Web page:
Checklist for Executors
If you're the executor of an estate, here's what you need to do.
1. Determine if probate is necessary.
Whether probate is necessary often depends upon the size of the estate, after all the non-probated assets (anything that can be transferred outside of probate) are removed. Even if probate is required, many states have streamlined procedures for small estates.
Probate isn't necessary for many common assets. No probate is necessary to:
2. Decide if you need a lawyer.
Hiring a lawyer may be a good choice, especially for estates with lots of different types of property, significant tax liabilities, or the potential for disputes among inheritors. However, many executors can handle their duties without a lawyer, especially if the executor is the main beneficiary and doesn't expect any complications.
There are two ways to work with a lawyer:
- Hire a lawyer to act as a "coach," answering your legal questions as they come up. You might also want the lawyer to do some research for you or look over documents before you file them.
- Hire a lawyer to do everything. The lawyer will be paid out of the estate. In most states, lawyers either charge a lump sum or charge by the hour.
3. Get non-lawyer help.
Here are some ways to get help if you decide against hiring a lawyer.
- Probate court clerks commonly answer basic questions about court procedure, but won't provide legal advice particular to your case.
- In some courts, staff lawyers will look over probate documents; they may point out errors in your papers and tell you how to fix them.
- Consult books written for non-lawyers. The Executor's Guide: Settling a Loved One's Estate or Trust, by Mary Randolph (Nolo), leads you through the probate process, step by step.
4. File the will and notify beneficiaries.
File the will in the local probate court and ask the court to confirm you as personal representative. Send notice of the probate proceeding to the beneficiaries named in the will and if necessary, to certain close relatives -- in most cases, a surviving spouse and children -- who would have been entitled to property had there been no valid will.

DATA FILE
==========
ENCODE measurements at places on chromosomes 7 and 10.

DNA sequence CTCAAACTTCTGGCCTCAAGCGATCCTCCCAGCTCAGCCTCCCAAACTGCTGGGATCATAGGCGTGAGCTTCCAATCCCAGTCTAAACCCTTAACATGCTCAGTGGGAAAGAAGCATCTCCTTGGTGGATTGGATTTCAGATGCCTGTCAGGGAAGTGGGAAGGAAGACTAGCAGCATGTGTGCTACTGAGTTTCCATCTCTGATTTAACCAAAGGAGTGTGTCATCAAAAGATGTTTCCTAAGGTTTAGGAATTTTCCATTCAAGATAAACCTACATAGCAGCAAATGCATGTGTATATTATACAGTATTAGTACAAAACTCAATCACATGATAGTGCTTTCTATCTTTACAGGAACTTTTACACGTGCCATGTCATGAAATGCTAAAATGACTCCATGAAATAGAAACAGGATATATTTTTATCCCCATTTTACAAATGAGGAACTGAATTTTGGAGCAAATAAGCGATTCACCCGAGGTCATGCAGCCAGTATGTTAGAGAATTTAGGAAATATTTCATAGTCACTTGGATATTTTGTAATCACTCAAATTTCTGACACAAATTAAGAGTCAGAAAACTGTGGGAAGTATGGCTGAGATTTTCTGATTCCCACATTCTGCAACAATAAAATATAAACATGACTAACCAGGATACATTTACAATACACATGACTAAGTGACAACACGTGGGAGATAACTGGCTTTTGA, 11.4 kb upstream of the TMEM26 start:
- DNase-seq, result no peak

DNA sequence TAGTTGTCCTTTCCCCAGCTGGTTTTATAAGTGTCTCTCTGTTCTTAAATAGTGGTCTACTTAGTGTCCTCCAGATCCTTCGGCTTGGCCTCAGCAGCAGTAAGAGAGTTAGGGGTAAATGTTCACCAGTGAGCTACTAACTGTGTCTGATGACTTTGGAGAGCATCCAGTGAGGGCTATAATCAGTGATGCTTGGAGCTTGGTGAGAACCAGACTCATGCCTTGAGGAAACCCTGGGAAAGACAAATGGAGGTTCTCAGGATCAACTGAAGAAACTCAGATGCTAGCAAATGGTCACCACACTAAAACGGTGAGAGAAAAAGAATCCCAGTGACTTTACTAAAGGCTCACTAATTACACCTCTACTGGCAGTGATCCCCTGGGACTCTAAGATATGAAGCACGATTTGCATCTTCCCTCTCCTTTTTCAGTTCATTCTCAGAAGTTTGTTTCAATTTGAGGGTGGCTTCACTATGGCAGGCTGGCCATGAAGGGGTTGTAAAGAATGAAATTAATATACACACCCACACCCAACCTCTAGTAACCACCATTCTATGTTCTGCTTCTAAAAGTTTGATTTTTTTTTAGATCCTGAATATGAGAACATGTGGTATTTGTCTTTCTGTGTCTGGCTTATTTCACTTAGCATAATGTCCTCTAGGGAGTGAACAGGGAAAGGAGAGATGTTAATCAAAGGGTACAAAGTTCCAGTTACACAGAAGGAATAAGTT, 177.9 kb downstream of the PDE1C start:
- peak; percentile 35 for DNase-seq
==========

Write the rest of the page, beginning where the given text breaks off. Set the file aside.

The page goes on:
5. Locate and manage assets.
Locate and secure the deceased person's assets and sensibly manage them during the probate process, which commonly takes about a year. Depending on the contents of the will and the financial condition of the estate, this may involve deciding whether to sell real estate or securities owned by the deceased person.
6. Handle day-to-day details.
Handle day-to-day details, such as terminating leases and other outstanding contracts, and notifying banks and government agencies -- for example, the Social Security Administration, the post office, Medicare, and the Department of Veterans Affairs -- of the death.
7. Establish an estate bank account.
Set up an estate bank account to hold money that is owed to the deceased person -- for example, paychecks and stock dividends.
8. Pay expenses and taxes.
Pay continuing expenses -- for example, mortgage payments, utility bills, and homeowner's insurance premiums. The executor must also pay income taxes and file an income tax return for the year in which the person died.
If necessary, the executor must pay estate taxes. It's unlikely, but state and federal estate tax returns may be required. (For more information, see Nolo's Estate Tax Resource Center.)
9. Pay debts and notify creditors.
Pay any debts that the estate is legally required to pay.
Notify creditors of the probate proceeding; the required method of notice will be set out by state law. They then have a certain amount of time -- usually four to six months -- to file a claim for payment of any bills or other obligations you haven't voluntarily paid. As executor, you decide whether or not a claim is valid.
10. Distribute property.
Supervise the distribution of property -- such as cash, personal belongings, and real estate -- to the people or organizations named in the will.
11. Close the estate.
When debts and taxes have been paid and all the property distributed to the beneficiaries, ask the probate court to formally close the estate.